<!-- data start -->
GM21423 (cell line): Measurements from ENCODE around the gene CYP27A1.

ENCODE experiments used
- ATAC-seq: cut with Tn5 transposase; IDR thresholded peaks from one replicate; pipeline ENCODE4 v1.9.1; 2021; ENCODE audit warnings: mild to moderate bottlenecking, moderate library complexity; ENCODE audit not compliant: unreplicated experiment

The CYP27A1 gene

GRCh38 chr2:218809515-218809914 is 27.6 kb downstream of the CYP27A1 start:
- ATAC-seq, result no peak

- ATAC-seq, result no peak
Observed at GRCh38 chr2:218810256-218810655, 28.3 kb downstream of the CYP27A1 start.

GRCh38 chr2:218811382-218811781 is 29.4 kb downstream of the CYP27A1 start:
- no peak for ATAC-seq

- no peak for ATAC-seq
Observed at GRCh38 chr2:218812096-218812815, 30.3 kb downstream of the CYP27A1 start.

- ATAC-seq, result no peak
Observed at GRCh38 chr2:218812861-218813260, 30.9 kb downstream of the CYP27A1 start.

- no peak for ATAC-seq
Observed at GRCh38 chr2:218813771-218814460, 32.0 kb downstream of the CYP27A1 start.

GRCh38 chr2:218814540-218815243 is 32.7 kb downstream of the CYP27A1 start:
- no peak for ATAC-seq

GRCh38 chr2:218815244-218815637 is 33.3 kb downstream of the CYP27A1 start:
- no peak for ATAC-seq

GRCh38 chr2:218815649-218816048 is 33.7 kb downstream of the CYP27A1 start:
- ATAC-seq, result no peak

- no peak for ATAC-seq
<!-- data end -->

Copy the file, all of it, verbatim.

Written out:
GM21423 (cell line): Measurements from ENCODE around the gene CYP27A1.

ENCODE experiments used
- ATAC-seq: cut with Tn5 transposase; IDR thresholded peaks from one replicate; pipeline ENCODE4 v1.9.1; 2021; ENCODE audit warnings: mild to moderate bottlenecking, moderate library complexity; ENCODE audit not compliant: unreplicated experiment

The CYP27A1 gene

GRCh38 chr2:218809515-218809914 is 27.6 kb downstream of the CYP27A1 start:
- ATAC-seq, result no peak

- ATAC-seq, result no peak
Observed at GRCh38 chr2:218810256-218810655, 28.3 kb downstream of the CYP27A1 start.

GRCh38 chr2:218811382-218811781 is 29.4 kb downstream of the CYP27A1 start:
- no peak for ATAC-seq

- no peak for ATAC-seq
Observed at GRCh38 chr2:218812096-218812815, 30.3 kb downstream of the CYP27A1 start.

- ATAC-seq, result no peak
Observed at GRCh38 chr2:218812861-218813260, 30.9 kb downstream of the CYP27A1 start.

- no peak for ATAC-seq
Observed at GRCh38 chr2:218813771-218814460, 32.0 kb downstream of the CYP27A1 start.

GRCh38 chr2:218814540-218815243 is 32.7 kb downstream of the CYP27A1 start:
- no peak for ATAC-seq

GRCh38 chr2:218815244-218815637 is 33.3 kb downstream of the CYP27A1 start:
- no peak for ATAC-seq

GRCh38 chr2:218815649-218816048 is 33.7 kb downstream of the CYP27A1 start:
- ATAC-seq, result no peak

- no peak for ATAC-seq